Explore non-residential (dispersed) learning
Through dispersed learning, you can live a distance from Trinity and still benefit from studying with us.
Our dispersed learners can complete the Diploma in Theology, Ministry and Mission in two years or the Bachelor of Arts (Honours) in Theology, Ministry and Mission in three years, both accredited by Durham University.
For further information about dispersed learning contact email@example.com or 0117 968 0254.
Shape of the week
The balance of context engagement and study is designed to facilitate a high quality rigorous academic programme integrated with contextual engagement. This is organised as
- Two-and-a-half days in personal study a week, plus half a day spent in seminars and with your pastoral group, accessed either in college or virtually.
- Two days plus Sundays in context inclusive of supervision time with your church supervisor. Clear expectations are given to supervisors in relation to your engagement in context.
- You have one day a week for rest from the programme.
Meet at college for six block weeks a year
Dispersed learning students attend college for six block weeks during the academic year.
These include a welcome week with some teaching in September and four other teaching block weeks. The sixth block week in May is a retreat/formation week. Block weeks commence at lunchtime on Monday and end at lunchtime on Friday to give time for travel from a distance and to keep Sundays free for your context commitments. During block weeks, we make time for reflection and build community within our dispersed learning cohorts. [Learn more about our library and learning and disability support >]
All Trinity ordinands choose a 20- to 30- hour community placement to complete in their first year (in addition to a church placement that lasts for the duration of their programme).
Community placements help diversify your experiences of mission and ministry, while also helping you engage with people who are different from yourself, think theologically about what ministry looks like in a ‘secular’ context, and think about what role the church might play in partnership with other organisations. Community placements can be completed in a wide variety of contexts, whether in your local area or beyond. As part of this experience, you will engage in theological reflection on pastoral issues that might arise during the placement.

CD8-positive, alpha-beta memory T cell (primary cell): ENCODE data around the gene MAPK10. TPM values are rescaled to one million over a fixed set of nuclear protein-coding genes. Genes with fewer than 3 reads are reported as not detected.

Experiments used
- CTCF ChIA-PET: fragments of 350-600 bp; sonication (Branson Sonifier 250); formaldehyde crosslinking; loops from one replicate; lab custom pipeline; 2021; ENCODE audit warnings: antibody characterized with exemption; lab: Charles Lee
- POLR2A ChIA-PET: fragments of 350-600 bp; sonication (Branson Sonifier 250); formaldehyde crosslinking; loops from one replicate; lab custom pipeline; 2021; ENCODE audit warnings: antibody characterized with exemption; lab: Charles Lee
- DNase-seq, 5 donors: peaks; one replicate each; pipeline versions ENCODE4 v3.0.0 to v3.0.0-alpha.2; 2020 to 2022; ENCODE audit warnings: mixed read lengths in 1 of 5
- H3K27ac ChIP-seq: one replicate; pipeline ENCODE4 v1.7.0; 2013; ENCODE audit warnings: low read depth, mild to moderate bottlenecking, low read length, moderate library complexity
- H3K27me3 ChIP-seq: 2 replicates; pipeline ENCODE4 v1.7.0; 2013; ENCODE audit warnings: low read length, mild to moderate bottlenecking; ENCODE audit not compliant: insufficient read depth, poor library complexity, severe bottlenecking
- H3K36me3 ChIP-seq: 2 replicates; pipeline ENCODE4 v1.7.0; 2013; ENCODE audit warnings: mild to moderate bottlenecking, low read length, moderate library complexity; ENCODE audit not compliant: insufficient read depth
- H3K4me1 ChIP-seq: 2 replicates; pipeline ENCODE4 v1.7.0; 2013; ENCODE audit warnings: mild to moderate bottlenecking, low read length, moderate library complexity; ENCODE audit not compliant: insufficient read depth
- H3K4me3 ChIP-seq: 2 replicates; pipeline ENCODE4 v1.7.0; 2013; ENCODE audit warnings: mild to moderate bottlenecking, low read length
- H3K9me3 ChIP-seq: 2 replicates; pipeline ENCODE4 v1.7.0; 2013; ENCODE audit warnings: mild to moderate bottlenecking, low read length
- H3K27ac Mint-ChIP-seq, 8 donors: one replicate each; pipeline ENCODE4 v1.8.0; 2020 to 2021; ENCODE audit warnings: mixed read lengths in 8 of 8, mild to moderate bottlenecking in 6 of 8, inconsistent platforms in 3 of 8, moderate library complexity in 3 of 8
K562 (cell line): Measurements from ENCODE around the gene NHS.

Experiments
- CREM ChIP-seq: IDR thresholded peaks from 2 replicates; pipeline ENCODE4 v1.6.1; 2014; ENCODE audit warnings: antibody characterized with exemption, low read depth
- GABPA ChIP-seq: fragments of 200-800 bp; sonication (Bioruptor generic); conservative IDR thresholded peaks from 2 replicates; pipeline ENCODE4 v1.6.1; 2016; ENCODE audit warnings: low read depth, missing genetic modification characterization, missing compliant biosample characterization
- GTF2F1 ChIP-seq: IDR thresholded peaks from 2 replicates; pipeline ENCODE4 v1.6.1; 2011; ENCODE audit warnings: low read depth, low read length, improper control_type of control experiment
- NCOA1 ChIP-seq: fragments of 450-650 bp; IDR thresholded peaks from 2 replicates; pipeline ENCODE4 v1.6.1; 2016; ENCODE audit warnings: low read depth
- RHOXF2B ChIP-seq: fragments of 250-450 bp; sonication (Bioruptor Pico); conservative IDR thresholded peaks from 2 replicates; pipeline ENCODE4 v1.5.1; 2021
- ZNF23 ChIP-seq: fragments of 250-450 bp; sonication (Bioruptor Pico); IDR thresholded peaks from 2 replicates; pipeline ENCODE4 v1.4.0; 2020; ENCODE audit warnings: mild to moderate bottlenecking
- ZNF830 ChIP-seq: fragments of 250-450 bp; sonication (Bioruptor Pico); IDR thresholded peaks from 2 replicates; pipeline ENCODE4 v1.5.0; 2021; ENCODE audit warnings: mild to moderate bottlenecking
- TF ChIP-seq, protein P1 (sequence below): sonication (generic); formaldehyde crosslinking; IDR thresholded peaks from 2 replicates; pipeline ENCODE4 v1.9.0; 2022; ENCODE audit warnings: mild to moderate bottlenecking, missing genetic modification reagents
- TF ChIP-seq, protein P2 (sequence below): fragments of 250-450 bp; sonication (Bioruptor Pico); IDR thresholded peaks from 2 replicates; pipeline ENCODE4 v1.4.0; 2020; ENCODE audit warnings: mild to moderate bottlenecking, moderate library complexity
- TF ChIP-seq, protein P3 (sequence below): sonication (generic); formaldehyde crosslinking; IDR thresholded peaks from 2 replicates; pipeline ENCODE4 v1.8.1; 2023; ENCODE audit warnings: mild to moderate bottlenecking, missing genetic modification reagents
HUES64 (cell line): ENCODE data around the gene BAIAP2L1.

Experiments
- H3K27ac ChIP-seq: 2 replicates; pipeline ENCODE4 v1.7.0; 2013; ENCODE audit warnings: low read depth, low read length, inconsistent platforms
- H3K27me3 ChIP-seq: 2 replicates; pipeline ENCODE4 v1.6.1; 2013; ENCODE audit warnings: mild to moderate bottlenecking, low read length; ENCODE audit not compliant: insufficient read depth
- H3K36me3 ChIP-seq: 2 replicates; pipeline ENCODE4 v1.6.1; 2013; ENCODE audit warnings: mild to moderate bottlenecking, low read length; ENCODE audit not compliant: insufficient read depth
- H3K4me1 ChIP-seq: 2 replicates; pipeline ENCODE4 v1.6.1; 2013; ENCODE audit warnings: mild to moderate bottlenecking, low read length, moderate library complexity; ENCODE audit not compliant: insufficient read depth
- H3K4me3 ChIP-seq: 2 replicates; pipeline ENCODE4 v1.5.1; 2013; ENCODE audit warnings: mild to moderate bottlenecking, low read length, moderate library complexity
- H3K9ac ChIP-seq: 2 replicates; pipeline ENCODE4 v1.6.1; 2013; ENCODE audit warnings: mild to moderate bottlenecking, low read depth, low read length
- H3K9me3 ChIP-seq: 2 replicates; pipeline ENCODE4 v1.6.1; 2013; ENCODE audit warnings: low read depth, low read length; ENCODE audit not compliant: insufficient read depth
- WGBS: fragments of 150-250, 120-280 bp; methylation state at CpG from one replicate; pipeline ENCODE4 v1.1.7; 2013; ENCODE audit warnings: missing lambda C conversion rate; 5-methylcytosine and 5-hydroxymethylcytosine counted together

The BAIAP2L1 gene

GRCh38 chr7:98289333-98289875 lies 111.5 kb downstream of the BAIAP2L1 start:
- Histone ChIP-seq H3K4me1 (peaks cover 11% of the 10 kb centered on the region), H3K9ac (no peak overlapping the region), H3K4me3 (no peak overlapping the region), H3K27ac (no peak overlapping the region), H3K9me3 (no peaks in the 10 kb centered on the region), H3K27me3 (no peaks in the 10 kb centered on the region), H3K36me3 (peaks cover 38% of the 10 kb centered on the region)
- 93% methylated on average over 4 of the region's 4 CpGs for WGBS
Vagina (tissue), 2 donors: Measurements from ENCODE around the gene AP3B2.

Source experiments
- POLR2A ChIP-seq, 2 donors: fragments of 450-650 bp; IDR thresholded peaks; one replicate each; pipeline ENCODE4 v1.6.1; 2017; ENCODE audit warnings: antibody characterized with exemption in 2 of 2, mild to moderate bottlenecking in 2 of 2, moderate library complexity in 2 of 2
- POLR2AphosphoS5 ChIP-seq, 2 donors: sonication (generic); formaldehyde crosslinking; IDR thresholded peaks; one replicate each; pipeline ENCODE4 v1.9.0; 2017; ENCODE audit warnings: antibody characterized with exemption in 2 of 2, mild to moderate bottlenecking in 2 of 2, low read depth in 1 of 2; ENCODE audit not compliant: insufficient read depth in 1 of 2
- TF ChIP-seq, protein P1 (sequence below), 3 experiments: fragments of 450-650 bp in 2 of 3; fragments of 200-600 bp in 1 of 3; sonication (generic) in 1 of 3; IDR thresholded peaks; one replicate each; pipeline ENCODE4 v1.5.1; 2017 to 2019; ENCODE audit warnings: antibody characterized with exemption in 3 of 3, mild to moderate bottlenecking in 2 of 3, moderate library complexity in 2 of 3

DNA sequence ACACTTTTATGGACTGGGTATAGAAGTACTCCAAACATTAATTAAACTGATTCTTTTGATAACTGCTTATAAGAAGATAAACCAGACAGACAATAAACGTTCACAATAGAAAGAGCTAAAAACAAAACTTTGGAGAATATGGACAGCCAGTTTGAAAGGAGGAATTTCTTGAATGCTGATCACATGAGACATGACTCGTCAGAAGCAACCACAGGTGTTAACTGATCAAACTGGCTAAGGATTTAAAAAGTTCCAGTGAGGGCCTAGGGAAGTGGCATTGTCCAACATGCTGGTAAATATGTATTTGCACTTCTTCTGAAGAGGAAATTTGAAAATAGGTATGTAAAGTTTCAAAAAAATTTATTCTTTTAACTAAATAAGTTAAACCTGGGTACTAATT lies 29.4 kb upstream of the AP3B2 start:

Weekly virtual tutor groups
During the weeks between block weeks, students log into a weekly virtual tutor group and seminar.
You will use our video conferencing facility or other virtual means to connect with your cohort and tutors. This time offers additional support for learning in context and formation. Students who are local may choose to attend these sessions in person.
Integration between context and college
Close integration between your context and the college is a priority, building on Trinity’s expertise in contextual training.
We regularly visit our dispersed learners in their context and closely liaise with context supervisors. The college offers support and training for the supervisors who facilitate your engagement in context, and supervisors are aware of your academic modules and assignments in order to help you integrate theory and practice in supervision sessions. Such integration will also be a strong theme of the seminars at college, as our tutors ensure that you relate your studies to your ministry.
Are you a pioneer?
Find out more about our pioneer cohort, which includes both residential and non-residential/dispersed students.
You can read more about our fees here. The Church of England offers funding for all its full-time ordinands through the provision of a series of grants for your tuition fees and living costs. The exact amounts will vary from person to person, depending on your financial situation and family responsibilities.
If you have further questions, just get in touch with our admissions team and they’ll be happy to talk with you about the financial implications of your training.